Photo, 647 F.3d at 1227-28. The first requirement -
purposeful direction - can be satisfied when a defendant (1)
commits an intentional act, (2) expressly aimed at the forum,
(3) which causes foreseeable harm in the forum. Id.
This test is sometimes referred to as the “effects
effects test does not “stand for the broad proposition
that a foreign act with foreseeable effects in the forum
state always gives rise to specific jurisdiction.”
Wash. Shoe Co. v. A-Z Sporting Goods Inc., 704 F.3d
668, 675 (9th Cir. 2012) (citation and quotation marks
omitted). Nor does the effects test mean that specific
jurisdiction may be based solely on a defendant's
knowledge that the subject of his tortious activity resides
in a particular state. See Walden, 134 S.Ct. at
1125. “The proper question is not where the plaintiff
experienced a particular injury or effect but whether the
defendant's conduct connects him to the forum in a
meaningful way.” Id.
argues that it is not subject to this Court's general
jurisdiction because Defendant is not at home in Arizona, and
is not subject to specific jurisdiction because
Plaintiff's claims do not arise out of Defendant's
activities in the State. Doc. 30. Plaintiff does not allege
that Defendant has had any direct contact with the forum.
Rather, Plaintiff relies on the parent-subsidiary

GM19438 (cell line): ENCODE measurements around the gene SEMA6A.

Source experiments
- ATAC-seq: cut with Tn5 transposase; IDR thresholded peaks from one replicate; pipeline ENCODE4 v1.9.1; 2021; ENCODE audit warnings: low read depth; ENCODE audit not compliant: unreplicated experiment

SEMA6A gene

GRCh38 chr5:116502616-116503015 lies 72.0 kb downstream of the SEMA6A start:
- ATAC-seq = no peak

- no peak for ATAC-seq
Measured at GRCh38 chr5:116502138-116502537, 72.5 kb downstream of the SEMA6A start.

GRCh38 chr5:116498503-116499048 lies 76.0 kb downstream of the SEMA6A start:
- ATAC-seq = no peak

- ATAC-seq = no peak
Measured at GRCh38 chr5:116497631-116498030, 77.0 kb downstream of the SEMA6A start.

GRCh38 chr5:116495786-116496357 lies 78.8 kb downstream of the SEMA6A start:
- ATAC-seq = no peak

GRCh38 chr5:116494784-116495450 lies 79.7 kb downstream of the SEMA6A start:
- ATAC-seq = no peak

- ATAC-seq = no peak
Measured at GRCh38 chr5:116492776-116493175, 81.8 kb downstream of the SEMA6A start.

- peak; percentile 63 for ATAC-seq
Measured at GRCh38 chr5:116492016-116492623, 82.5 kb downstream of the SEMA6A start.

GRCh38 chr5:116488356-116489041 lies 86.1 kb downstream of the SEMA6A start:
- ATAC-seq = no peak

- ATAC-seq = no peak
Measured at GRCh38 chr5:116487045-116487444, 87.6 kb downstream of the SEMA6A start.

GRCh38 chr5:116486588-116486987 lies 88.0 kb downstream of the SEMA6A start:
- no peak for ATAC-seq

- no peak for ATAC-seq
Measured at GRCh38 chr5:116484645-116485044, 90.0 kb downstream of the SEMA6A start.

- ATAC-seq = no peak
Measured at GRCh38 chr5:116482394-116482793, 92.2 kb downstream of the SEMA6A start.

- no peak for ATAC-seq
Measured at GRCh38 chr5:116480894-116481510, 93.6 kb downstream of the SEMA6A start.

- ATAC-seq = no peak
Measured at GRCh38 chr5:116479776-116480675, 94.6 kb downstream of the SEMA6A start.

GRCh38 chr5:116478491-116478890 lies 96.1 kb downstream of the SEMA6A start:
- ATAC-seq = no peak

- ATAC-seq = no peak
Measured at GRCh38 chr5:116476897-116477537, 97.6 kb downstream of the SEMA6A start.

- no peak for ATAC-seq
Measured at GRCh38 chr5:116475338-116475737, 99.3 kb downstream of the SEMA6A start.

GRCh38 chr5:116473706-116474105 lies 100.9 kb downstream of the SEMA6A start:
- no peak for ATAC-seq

relationship between Defendant and Maryvale Hospital. Doc.
37, ¶ 12. Plaintiff argues that “Tenet is subject
to jurisdiction in Arizona in light of having entered into a
carefully structured parent-subsidiary relationship that
envisioned continuing and wide-reaching contacts with the
healthcare system in Arizona.” Id. Plaintiff
also argues that Defendant has such pervasive control over
Maryvale hospital that Maryvale is Defendant's
“agent, instrumentality, or alter-ego.”
Id., ¶¶ 17, 19. As a result, Plaintiff
claims, Maryvale's contacts in Arizona can be attributed
to Defendant for purposes of asserting personal jurisdiction.
Id., ¶¶ 20, 31-32. Defendant does not
dispute that Maryvale hospital is a wholly owned subsidiary
of Defendant, but maintains that Defendant and Maryvale
hospital are distinct corporate entities. Doc. 38 at 8. Thus,
the only question before this Court is whether Maryvale's
contacts with Arizona can be attributed to Defendant.
agency theory cannot succeed. The Ninth Circuit once
recognized an agency theory for personal jurisdiction,
Doe v. Unocal Corp., 248 F.3d 915, 928 (9th Cir.
2001), but the Supreme Court rejected that theory, noting
that it would “subject foreign corporations to general
jurisdiction whenever they have an instate subsidiary or
affiliate, ” Daimler AG v. Bauman, 134 S.Ct.
746, 760 (2014). The Court therefore will focus only on
Plaintiff's alter ego argument.
Alter Ego Choice of Law.
parties do not address what law should govern the alter ego
analysis. Plaintiff cites cases from a range of circuits and
district courts. Defendant relies primarily on two cases from
the Ninth Circuit, Doe v. Unocal Corp., 248 F.3d 915
(9th Cir. 2001), and Ranza v. Nike, 793 F.3d 1059
(9th Cir. 2015). Unocal looked mostly to California
law, but also cited federal court decisions from New York,
Illinois, Delaware, and Florida. See Unocal, 248
F.3d at 926-27. Ranza applies the alter ego standard
set forth in Unocal. See Ranza, 793 F.3d ...